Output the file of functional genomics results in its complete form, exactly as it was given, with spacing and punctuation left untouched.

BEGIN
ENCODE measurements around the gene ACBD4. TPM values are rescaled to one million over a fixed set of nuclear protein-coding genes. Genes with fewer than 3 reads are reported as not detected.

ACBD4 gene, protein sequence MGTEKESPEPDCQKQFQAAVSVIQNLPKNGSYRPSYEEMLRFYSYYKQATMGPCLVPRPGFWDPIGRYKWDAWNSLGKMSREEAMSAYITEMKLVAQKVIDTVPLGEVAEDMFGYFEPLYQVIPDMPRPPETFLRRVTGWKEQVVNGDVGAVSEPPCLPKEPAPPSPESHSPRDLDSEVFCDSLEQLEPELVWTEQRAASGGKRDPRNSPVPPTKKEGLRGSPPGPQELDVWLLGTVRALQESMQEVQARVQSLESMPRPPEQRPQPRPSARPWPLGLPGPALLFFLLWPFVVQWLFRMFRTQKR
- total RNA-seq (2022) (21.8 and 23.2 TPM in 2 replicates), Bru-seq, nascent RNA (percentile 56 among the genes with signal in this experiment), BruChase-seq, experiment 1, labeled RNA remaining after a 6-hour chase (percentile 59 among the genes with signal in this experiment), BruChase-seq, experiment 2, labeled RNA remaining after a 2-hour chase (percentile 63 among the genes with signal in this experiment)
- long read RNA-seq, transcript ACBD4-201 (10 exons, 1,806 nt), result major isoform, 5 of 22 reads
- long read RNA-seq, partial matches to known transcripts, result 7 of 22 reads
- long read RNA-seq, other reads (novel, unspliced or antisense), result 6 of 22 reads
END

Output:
ENCODE measurements around the gene ACBD4. TPM values are rescaled to one million over a fixed set of nuclear protein-coding genes. Genes with fewer than 3 reads are reported as not detected.

ACBD4 gene, protein sequence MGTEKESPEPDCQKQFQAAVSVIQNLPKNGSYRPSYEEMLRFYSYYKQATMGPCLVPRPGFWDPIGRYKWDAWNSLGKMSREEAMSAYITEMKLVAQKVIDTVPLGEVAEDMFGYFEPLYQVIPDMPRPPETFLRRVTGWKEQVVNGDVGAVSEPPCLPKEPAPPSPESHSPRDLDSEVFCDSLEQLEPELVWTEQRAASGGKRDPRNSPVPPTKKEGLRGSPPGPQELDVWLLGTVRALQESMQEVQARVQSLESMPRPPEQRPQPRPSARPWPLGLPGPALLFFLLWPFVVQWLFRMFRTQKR
- total RNA-seq (2022) (21.8 and 23.2 TPM in 2 replicates), Bru-seq, nascent RNA (percentile 56 among the genes with signal in this experiment), BruChase-seq, experiment 1, labeled RNA remaining after a 6-hour chase (percentile 59 among the genes with signal in this experiment), BruChase-seq, experiment 2, labeled RNA remaining after a 2-hour chase (percentile 63 among the genes with signal in this experiment)
- long read RNA-seq, transcript ACBD4-201 (10 exons, 1,806 nt), result major isoform, 5 of 22 reads
- long read RNA-seq, partial matches to known transcripts, result 7 of 22 reads
- long read RNA-seq, other reads (novel, unspliced or antisense), result 6 of 22 reads